There’s no connection between new biometrics legislation and Covid-19 tests
17th Sep 2020
The government has brought in legislation that allows DNA from Covid-19 tests to be “harvested” and retained.
This is incorrect. This legislation allows the police to retain DNA profiles obtained related to national security and has nothing to do with Covid-19 testing.
This is not true.
The legislation, ‘The Coronavirus (Retention of Fingerprints and DNA Profiles in the Interests of National Security) (No. 2) Regulations 2020’, is related to DNA profiles collected by police forces in the interest of national security.
At no point in the legislation is there any mention of DNA collected from Covid-19 tests.
The initial legislation (Section 24 of the Coronavirus Act) brought in in March, gave the secretary of state the ability to extend the amount of time police are allowed to retain DNA profiles and fingerprints collected on the grounds of national security by six months.
This was then done as part of The Coronavirus (Retention of Fingerprints and DNA Profiles in the Interests of National Security) (No. 2) Regulations 2020.
This will help police to continue investigations which are potentially delayed and affected by the current pandemic.
Since 2012, police have been able to keep DNA profiles and fingerprints of people who were not convicted of a crime for up to three years with a possible two-year extension, and indefinitely for some convicts.
All DNA samples must be destroyed after 6 months.
A DNA sample is an individual’s biological material. A DNA profile is a unique number produced from this sample and stored on the national DNA database. It allows people to be identified if they leave DNA at a crime scene.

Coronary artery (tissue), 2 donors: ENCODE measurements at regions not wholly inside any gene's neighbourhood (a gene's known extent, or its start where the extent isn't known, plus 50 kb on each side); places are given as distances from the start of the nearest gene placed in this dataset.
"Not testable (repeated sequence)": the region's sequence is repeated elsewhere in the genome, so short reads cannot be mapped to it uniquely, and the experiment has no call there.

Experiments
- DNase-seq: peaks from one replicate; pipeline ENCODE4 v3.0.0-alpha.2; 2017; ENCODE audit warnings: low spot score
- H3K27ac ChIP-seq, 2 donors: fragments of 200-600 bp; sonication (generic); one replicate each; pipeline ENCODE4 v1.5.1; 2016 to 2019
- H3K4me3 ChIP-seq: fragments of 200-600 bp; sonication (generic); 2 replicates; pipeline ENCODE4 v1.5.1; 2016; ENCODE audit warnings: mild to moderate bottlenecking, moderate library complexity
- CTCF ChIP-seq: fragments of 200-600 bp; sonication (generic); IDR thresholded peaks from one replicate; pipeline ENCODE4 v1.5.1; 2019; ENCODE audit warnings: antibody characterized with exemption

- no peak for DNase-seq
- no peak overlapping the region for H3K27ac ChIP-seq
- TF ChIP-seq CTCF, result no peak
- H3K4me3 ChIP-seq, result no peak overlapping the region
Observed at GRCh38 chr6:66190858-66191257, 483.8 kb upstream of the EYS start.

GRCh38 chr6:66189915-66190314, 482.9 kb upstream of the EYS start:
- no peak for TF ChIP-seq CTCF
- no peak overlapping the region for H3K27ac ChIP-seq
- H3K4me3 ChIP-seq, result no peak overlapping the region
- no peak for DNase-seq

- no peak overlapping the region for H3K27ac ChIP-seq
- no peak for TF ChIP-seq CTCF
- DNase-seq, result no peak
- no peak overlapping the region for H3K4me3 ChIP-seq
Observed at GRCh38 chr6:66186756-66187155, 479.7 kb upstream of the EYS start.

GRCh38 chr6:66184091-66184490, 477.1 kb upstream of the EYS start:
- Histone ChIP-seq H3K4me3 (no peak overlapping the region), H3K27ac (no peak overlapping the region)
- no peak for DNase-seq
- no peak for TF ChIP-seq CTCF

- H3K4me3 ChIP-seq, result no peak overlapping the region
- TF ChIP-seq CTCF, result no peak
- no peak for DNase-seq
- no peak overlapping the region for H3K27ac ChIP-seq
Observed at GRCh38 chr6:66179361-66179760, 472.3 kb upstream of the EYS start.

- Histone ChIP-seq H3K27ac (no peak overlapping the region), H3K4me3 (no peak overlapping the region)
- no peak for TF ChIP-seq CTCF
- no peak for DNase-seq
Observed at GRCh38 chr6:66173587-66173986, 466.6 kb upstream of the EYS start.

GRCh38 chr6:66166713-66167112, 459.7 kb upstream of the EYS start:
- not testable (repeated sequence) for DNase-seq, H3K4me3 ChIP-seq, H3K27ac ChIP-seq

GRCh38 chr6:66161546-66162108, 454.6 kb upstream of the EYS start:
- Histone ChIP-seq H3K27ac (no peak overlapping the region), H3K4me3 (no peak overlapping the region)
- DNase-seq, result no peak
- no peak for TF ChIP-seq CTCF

In a statement from March on the legislation, the biometrics commissioner said: “The government has introduced this measure because, due to the unprecedented pressure on policing resources caused by the coronavirus pandemic, the police are unable to follow their normal processes.
“In the current circumstances the police simply would not have the resources necessary to make NSDs [National Security Determinations] in the normal way, which will result in biometrics that are of importance to national security being lost.”
The explanatory note at the bottom of the latest legislation reads: “These Regulations provide for extension of the time limits that apply to the retention of certain fingerprints or DNA profiles. The Regulations apply in respect of fingerprints or DNA profiles that are retained under certain counter-terrorism provisions, or that may otherwise be relevant to the interests of national security.”
This article is part of our work fact checking potentially false pictures, videos and stories on Facebook. You can read more about this—and find out how to report Facebook content—here. For the purposes of that scheme, we’ve rated this claim as false because this legislation has nothing to do with Covid-19 testing.